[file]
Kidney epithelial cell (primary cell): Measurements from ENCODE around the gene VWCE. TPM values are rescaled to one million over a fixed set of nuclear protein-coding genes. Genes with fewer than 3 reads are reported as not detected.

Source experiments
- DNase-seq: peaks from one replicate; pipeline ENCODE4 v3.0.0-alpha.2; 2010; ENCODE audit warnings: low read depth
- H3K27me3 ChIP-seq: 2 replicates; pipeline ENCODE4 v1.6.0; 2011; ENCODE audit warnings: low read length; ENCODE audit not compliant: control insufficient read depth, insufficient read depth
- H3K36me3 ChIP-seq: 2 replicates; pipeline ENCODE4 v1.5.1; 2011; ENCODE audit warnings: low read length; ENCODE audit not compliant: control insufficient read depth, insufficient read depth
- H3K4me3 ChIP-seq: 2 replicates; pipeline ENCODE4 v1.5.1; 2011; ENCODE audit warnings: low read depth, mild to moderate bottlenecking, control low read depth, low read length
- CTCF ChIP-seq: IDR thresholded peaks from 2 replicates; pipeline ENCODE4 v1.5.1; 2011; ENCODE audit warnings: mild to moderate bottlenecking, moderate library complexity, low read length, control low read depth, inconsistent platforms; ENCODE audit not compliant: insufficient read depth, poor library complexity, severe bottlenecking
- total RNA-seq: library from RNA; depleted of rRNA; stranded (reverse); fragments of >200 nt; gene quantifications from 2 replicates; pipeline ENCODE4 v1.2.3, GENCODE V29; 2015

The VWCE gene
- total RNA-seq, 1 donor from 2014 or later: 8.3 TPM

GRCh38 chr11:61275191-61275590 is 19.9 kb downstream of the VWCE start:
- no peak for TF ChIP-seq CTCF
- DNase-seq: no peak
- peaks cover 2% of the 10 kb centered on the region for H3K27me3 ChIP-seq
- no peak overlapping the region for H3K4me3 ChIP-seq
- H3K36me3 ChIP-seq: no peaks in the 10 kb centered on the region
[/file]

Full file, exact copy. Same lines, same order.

Kidney epithelial cell (primary cell): Measurements from ENCODE around the gene VWCE. TPM values are rescaled to one million over a fixed set of nuclear protein-coding genes. Genes with fewer than 3 reads are reported as not detected.

Source experiments
- DNase-seq: peaks from one replicate; pipeline ENCODE4 v3.0.0-alpha.2; 2010; ENCODE audit warnings: low read depth
- H3K27me3 ChIP-seq: 2 replicates; pipeline ENCODE4 v1.6.0; 2011; ENCODE audit warnings: low read length; ENCODE audit not compliant: control insufficient read depth, insufficient read depth
- H3K36me3 ChIP-seq: 2 replicates; pipeline ENCODE4 v1.5.1; 2011; ENCODE audit warnings: low read length; ENCODE audit not compliant: control insufficient read depth, insufficient read depth
- H3K4me3 ChIP-seq: 2 replicates; pipeline ENCODE4 v1.5.1; 2011; ENCODE audit warnings: low read depth, mild to moderate bottlenecking, control low read depth, low read length
- CTCF ChIP-seq: IDR thresholded peaks from 2 replicates; pipeline ENCODE4 v1.5.1; 2011; ENCODE audit warnings: mild to moderate bottlenecking, moderate library complexity, low read length, control low read depth, inconsistent platforms; ENCODE audit not compliant: insufficient read depth, poor library complexity, severe bottlenecking
- total RNA-seq: library from RNA; depleted of rRNA; stranded (reverse); fragments of >200 nt; gene quantifications from 2 replicates; pipeline ENCODE4 v1.2.3, GENCODE V29; 2015

The VWCE gene
- total RNA-seq, 1 donor from 2014 or later: 8.3 TPM

GRCh38 chr11:61275191-61275590 is 19.9 kb downstream of the VWCE start:
- no peak for TF ChIP-seq CTCF
- DNase-seq: no peak
- peaks cover 2% of the 10 kb centered on the region for H3K27me3 ChIP-seq
- no peak overlapping the region for H3K4me3 ChIP-seq
- H3K36me3 ChIP-seq: no peaks in the 10 kb centered on the region